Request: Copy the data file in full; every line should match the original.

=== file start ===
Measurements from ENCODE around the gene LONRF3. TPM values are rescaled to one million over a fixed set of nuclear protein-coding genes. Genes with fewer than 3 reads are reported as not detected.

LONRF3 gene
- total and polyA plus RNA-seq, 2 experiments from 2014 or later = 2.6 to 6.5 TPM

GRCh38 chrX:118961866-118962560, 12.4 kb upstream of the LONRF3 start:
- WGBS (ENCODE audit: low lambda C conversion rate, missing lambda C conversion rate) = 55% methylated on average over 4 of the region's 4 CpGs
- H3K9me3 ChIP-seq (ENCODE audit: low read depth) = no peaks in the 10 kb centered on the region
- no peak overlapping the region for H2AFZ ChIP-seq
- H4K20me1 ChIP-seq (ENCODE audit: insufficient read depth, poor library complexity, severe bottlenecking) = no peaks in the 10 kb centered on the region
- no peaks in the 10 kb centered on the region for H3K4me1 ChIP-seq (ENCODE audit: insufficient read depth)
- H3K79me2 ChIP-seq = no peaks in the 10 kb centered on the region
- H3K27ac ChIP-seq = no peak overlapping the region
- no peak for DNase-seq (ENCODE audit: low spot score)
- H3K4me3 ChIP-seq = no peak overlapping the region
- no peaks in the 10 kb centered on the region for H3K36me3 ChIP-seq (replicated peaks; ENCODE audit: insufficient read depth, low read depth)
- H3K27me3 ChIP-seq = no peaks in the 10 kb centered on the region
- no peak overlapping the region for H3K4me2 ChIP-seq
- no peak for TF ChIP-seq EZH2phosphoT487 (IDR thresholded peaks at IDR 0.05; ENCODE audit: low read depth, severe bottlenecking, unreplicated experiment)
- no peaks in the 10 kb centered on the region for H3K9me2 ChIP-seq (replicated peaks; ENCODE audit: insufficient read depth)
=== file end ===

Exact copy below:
Measurements from ENCODE around the gene LONRF3. TPM values are rescaled to one million over a fixed set of nuclear protein-coding genes. Genes with fewer than 3 reads are reported as not detected.

LONRF3 gene
- total and polyA plus RNA-seq, 2 experiments from 2014 or later = 2.6 to 6.5 TPM

GRCh38 chrX:118961866-118962560, 12.4 kb upstream of the LONRF3 start:
- WGBS (ENCODE audit: low lambda C conversion rate, missing lambda C conversion rate) = 55% methylated on average over 4 of the region's 4 CpGs
- H3K9me3 ChIP-seq (ENCODE audit: low read depth) = no peaks in the 10 kb centered on the region
- no peak overlapping the region for H2AFZ ChIP-seq
- H4K20me1 ChIP-seq (ENCODE audit: insufficient read depth, poor library complexity, severe bottlenecking) = no peaks in the 10 kb centered on the region
- no peaks in the 10 kb centered on the region for H3K4me1 ChIP-seq (ENCODE audit: insufficient read depth)
- H3K79me2 ChIP-seq = no peaks in the 10 kb centered on the region
- H3K27ac ChIP-seq = no peak overlapping the region
- no peak for DNase-seq (ENCODE audit: low spot score)
- H3K4me3 ChIP-seq = no peak overlapping the region
- no peaks in the 10 kb centered on the region for H3K36me3 ChIP-seq (replicated peaks; ENCODE audit: insufficient read depth, low read depth)
- H3K27me3 ChIP-seq = no peaks in the 10 kb centered on the region
- no peak overlapping the region for H3K4me2 ChIP-seq
- no peak for TF ChIP-seq EZH2phosphoT487 (IDR thresholded peaks at IDR 0.05; ENCODE audit: low read depth, severe bottlenecking, unreplicated experiment)
- no peaks in the 10 kb centered on the region for H3K9me2 ChIP-seq (replicated peaks; ENCODE audit: insufficient read depth)